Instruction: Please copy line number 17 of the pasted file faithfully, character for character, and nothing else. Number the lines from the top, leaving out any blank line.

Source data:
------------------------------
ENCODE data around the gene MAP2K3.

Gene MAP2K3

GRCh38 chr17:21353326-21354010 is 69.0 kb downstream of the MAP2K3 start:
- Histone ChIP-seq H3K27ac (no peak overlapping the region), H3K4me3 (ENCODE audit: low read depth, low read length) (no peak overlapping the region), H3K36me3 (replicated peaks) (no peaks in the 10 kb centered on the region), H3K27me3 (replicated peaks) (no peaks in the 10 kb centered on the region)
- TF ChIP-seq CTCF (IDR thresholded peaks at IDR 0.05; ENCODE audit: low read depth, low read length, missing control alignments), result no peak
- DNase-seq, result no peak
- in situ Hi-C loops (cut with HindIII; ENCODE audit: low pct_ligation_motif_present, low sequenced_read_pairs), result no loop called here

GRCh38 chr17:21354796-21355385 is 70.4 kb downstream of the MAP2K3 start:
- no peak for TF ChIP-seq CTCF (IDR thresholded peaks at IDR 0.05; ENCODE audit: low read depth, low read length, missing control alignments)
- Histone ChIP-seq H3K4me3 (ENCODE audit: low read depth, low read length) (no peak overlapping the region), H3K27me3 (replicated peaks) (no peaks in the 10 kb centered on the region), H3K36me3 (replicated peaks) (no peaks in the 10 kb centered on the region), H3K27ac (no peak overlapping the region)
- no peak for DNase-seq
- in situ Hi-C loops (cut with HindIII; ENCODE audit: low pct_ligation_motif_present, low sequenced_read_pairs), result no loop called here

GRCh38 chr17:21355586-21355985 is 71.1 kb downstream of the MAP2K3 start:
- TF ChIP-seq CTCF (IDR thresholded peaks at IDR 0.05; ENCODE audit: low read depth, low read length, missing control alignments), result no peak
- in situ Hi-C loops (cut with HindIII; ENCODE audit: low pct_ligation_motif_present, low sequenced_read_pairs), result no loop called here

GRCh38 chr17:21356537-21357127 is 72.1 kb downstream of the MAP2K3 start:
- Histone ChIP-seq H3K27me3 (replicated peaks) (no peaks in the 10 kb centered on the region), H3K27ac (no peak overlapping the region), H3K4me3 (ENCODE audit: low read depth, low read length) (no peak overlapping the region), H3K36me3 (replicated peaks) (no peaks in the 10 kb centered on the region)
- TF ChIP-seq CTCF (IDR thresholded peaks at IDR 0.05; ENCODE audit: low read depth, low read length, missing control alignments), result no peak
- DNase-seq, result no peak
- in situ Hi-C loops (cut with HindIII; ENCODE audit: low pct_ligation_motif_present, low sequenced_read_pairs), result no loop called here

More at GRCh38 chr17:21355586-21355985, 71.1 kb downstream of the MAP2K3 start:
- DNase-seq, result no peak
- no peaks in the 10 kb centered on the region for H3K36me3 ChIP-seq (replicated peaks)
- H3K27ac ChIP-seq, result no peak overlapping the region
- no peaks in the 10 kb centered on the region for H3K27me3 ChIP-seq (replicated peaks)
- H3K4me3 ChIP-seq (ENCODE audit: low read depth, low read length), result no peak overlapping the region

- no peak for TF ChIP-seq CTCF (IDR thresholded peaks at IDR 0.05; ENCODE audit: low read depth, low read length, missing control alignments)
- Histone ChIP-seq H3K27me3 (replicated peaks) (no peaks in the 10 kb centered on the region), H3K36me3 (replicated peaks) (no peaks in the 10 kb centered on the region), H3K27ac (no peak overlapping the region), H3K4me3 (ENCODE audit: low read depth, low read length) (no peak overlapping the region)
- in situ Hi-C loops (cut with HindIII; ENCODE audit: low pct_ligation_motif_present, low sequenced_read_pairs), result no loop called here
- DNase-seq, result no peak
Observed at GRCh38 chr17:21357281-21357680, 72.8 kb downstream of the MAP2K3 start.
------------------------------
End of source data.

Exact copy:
- Histone ChIP-seq H3K27me3 (replicated peaks) (no peaks in the 10 kb centered on the region), H3K27ac (no peak overlapping the region), H3K4me3 (ENCODE audit: low read depth, low read length) (no peak overlapping the region), H3K36me3 (replicated peaks) (no peaks in the 10 kb centered on the region)